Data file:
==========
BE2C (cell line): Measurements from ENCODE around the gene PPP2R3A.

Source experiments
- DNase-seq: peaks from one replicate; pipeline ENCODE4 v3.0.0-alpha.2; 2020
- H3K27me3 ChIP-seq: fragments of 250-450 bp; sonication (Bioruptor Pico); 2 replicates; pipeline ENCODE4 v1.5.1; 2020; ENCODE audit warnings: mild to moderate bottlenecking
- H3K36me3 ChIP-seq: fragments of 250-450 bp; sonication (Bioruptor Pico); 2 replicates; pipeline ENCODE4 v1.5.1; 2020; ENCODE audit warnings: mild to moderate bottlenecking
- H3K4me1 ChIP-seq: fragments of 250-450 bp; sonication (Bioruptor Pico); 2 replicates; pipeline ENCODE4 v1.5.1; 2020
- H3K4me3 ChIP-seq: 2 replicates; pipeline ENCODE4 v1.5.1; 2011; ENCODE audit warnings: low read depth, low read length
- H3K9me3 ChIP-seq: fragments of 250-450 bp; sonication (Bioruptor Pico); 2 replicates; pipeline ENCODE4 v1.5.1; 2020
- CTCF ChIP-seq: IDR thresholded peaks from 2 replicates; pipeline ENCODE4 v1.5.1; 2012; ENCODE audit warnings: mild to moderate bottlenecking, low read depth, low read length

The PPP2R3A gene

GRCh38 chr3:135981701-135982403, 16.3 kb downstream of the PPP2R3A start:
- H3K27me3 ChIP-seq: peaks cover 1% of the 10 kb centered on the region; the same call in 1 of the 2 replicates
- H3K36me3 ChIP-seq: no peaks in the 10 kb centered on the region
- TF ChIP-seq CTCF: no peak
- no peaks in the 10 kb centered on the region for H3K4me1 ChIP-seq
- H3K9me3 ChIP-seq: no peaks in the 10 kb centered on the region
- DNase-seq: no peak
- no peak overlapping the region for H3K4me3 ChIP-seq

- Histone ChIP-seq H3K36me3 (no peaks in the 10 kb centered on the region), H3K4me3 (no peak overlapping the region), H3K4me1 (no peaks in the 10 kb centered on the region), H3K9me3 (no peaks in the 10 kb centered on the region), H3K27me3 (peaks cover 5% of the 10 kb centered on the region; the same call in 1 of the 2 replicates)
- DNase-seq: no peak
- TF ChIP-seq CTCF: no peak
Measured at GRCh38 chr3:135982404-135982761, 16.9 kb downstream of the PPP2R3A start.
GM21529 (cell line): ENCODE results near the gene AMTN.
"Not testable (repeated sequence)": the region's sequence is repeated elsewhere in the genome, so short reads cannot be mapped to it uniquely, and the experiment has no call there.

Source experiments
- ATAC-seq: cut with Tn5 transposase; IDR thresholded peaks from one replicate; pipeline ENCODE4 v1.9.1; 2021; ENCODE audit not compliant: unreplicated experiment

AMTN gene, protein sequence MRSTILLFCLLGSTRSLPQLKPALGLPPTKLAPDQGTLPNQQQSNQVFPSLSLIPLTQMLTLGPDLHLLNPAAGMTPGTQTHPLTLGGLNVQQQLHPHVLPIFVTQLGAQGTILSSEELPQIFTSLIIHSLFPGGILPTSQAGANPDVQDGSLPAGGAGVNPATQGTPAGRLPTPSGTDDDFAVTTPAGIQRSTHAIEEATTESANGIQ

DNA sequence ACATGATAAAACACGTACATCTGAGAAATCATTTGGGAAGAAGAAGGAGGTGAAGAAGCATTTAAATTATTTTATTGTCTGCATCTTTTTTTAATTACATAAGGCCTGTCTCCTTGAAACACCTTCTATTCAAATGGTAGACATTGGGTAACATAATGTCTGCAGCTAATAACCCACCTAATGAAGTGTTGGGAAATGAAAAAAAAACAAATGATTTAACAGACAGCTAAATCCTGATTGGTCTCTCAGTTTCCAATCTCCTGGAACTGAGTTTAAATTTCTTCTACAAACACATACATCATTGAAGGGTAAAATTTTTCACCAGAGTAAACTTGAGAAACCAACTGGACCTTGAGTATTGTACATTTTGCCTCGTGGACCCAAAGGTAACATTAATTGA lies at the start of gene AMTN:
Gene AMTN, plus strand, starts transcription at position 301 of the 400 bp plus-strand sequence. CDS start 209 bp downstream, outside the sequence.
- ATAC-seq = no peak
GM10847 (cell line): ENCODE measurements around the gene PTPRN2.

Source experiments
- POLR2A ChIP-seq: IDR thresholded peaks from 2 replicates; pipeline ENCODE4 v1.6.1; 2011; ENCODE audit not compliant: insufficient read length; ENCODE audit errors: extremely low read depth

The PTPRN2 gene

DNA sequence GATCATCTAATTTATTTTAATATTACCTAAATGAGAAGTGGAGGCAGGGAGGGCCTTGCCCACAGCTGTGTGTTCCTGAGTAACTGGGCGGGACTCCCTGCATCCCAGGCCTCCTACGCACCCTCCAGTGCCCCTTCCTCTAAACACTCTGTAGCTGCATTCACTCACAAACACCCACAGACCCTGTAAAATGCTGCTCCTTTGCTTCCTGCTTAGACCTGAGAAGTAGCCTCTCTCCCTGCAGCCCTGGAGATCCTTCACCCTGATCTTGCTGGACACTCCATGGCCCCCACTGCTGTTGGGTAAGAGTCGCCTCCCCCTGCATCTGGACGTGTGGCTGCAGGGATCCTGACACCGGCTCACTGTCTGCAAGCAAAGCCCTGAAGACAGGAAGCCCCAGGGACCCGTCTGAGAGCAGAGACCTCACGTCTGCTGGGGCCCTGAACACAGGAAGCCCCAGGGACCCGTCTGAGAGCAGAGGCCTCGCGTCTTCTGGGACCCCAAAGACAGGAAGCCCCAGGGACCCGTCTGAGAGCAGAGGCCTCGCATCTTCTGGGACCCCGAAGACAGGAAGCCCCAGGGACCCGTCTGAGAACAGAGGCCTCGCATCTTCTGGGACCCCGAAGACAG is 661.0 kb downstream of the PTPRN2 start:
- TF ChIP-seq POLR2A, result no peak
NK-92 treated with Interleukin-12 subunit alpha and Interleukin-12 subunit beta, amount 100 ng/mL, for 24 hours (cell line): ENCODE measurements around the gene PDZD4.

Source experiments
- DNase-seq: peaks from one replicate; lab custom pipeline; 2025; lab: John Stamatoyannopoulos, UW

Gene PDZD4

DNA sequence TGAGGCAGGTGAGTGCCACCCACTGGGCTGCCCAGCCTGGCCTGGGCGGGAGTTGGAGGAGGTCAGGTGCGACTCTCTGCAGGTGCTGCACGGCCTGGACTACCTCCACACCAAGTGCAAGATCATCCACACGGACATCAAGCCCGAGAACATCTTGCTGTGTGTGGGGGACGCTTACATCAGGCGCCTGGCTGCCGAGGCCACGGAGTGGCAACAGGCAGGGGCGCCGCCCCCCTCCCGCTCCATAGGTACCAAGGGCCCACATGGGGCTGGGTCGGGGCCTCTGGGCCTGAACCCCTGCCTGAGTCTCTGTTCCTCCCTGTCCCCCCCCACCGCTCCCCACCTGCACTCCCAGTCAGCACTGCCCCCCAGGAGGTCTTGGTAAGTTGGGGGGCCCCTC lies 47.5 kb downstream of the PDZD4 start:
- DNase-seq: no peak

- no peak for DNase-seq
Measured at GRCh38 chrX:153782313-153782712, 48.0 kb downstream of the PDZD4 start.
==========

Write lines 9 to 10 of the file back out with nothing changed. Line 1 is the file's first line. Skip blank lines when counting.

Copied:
- CTCF ChIP-seq: IDR thresholded peaks from 2 replicates; pipeline ENCODE4 v1.5.1; 2012; ENCODE audit warnings: mild to moderate bottlenecking, low read depth, low read length

The PPP2R3A gene